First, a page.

Borgen Magazine Flickr Faves

Adding a photo to your article requires finding appealing images that relate to your content and fit the theme of the blog and magazine.

  • Upon writing your article (following the guidelines outlined in the Writer’s Guidebook), you will select a photo to be published alongside your story.
  • Select and add a photo to your submission using the procedure outlined below.

Adding a Photo:

Be familiar with the Blog and Magazine: spend a few minutes skimming through articles and getting a feel for the types of photos we typically publish.

Step 1: Find a photo

Now that you’ve written your awesome article, it’s time to find an accompanying photo. Try to only use the sites below for finding images or sites that allow image usage (creative commons or no rights reserved photos). Photos before the 1920s are safe to use, so feel free to get creative. Photographs on any U.S. government site are public domain, so check out sites like USAID, CIA World Factbook,, etc.

*When choosing photos from Flickr, please do not use photos with the label “All Rights Reserved.” Photos with the label “some rights reserved” are okay to use.

Take a look at the video below to learn how to properly search for open source photos in Google images. Disregard the portion of the video that instructs you to download the photo to your computer. Instead, you will simply be copy and pasting the URL of the photo.

Step 2. Add a link: Copy the photo URL and paste the link to your photo at the bottom of your article (after your name). Our editors will use this link to download the photo and credit the original source of the image before publishing your article.

Note: Do not use images from photographer websites and/or any website that charges for images.

Quick Checklist

  • Selecting a photo:
    • Does it look good? Image isn’t over tinted (image should be clear and not blurry). In order for the photo to appear clear, it needs to be high-quality. The minimum resolution for a photo should be 530 x 400.
    • Is it in color? The photo should be in color, not black-and-white.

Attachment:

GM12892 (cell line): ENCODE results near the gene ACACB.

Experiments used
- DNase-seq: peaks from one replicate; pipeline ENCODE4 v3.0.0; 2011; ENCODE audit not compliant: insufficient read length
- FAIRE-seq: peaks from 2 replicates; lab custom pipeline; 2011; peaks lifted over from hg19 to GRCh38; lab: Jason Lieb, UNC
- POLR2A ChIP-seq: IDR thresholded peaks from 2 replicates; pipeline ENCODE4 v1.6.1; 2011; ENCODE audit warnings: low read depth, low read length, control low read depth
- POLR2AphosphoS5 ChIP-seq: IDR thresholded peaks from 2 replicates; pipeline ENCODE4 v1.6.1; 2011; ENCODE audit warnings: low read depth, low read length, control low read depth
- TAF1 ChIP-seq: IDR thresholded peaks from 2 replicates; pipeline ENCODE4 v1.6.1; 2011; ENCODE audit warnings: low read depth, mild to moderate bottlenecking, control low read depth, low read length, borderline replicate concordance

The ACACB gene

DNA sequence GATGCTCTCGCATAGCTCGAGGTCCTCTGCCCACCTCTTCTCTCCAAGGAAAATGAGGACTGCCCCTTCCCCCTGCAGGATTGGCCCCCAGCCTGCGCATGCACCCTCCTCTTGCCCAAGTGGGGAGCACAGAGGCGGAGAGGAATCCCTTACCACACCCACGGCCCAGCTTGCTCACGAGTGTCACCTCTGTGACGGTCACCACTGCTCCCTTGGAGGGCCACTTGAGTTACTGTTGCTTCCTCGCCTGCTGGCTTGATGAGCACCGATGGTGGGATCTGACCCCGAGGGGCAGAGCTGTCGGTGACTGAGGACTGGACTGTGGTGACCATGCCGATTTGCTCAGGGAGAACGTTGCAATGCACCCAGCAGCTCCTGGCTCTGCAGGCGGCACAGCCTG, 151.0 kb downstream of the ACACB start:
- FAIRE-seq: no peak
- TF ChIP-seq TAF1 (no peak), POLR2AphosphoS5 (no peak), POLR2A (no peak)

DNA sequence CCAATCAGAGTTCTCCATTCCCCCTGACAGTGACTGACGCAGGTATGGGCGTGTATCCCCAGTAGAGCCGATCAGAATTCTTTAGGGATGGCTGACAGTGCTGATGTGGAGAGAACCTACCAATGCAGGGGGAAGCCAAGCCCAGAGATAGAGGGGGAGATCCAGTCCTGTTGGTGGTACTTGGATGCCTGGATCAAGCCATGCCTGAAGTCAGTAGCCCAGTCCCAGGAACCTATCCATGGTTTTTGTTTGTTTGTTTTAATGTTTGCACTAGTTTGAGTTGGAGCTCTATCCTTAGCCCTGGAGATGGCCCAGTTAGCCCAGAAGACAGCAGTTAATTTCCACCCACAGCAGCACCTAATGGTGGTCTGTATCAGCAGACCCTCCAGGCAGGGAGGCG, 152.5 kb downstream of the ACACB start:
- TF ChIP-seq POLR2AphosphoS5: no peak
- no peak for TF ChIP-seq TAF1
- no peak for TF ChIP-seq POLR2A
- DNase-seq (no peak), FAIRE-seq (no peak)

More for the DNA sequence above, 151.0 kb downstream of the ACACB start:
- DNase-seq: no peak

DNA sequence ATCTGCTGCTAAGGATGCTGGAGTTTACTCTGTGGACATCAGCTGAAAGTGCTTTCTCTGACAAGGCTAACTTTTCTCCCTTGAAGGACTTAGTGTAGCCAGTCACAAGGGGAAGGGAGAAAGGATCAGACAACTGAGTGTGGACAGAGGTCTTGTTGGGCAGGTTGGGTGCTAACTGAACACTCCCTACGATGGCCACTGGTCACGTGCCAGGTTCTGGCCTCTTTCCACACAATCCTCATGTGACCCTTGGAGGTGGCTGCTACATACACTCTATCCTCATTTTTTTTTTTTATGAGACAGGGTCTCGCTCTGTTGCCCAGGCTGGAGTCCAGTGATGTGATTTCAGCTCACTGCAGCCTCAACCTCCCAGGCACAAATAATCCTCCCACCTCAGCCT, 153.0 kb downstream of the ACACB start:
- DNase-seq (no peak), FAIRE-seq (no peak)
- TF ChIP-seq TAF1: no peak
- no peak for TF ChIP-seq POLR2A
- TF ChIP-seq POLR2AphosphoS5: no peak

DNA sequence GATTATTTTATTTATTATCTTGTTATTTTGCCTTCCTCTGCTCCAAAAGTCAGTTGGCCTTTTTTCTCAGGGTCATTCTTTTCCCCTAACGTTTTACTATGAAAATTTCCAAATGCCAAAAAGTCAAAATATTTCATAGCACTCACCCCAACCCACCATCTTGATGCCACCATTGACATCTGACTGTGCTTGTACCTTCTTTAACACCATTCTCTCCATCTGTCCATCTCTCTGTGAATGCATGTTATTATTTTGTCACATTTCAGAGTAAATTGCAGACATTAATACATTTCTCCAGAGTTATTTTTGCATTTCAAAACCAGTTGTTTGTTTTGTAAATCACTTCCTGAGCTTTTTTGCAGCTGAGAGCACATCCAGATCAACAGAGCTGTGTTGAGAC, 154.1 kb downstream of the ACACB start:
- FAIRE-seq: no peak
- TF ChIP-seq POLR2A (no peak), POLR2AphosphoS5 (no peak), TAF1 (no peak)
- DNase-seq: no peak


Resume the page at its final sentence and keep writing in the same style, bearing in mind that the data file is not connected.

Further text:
• Is it a rectangle? Try to stick to rectangular photos; square photos do not work as well with the format of our publications.
  • Giving credit:
    • Did you cite the photo’s source at the bottom of the article, following your name?

Biggest Mistakes in Photo Selection

Boring photos and excessive poverty photos. Yes, most articles relate to global poverty, but that doesn’t mean every article needs a photo of impoverished people. For example, instead of adding a photo of poor people to an article about poverty dropping in Nigeria, try using a photo of the famous boxer Muhammad Ali standing victorious over an opponent that he just knocked out. Get creative! Good images help articles get read!

Over-processing. If the image isn’t clear, don’t use it. Not every image will look good with a filter, especially smaller images.



  • Be mindful of the photos you choose to use with your articles. Consider what the image portrays and what message it conveys as a representation of the content of your article.
  • The caption section on Flickr is a great guide for helping to choose an image. For example, let’s say you’re choosing a photo for your article about clean water projects in Nepal. The photo on the left depicts Nepal’s USAID Paani Program which helps to manage water resources through conservation of freshwater biodiversity. The image was also taken by a USAID employee. The photo on the right depicts a child drinking water but we know nothing about the facts of the image. The best image to use is the image on the left as it provides context and agency to those in the photo.

Image 1

Description: “Access to clean water is one of the most important resources for communities. 

The USAID Paani program will enhance Nepal’s ability to manage water resources for multiple uses and users through climate change adaptation and the conservation of freshwater biodiversity. 

Photo by Olaf Zerbock, USAID.”

Image 2

Description: “Words cannot explain how good it feels to see these children drinking clean water.”

  • Whenever possible, use creative or funny images. In the past, we’ve struggled with the blog and magazine being an endless stream of articles showing pictures of poor people… While our focus is global poverty, we would like to visually cover the topic with a limited number of doom and gloom photos. Below are a few good examples of thinking outside the box. Spend some time on other news sites, what images draw you in?

Good Photos

Here are some examples of what to look for:

  • GOOD

    Engaging photo. Great color and contrast.

  • GOOD

    Captures the readers attention.

  • GOOD

    Strong and powerful image. Great color.

  • GOOD

    Photos of “people staring at the camera” are usually worth avoiding, but in this case the photo is very classy and engaging.

Bad Photos

These images are great examples of what NOT to do. If you’re frequently coming across these types of photos in your search, try searching a different key word or key phrase or including a photo of another aspect of the article!

  • BAD

    The smiles are nice, but otherwise the photo doesn’t do much. This image quality looks like it was taken by a tourist and not a professional.

  • BAD

    Boring. In the history of humankind, nobody has ever said “I hope to see a photo of a man holding potatoes today.”

  • BAD

    Avoid photos with words, and logos or objects against a plain background.

  • BAD

    Boring. People standing and staring at the camera.

  • BAD

    More staring at the camera. We get too many of these! Look for action shots.

  • BAD

    Photos of panel discussions tend to be boring. If the article is about the event, often you’ll only find boring photos of the event. Try looking for images that convey the meaning of the event.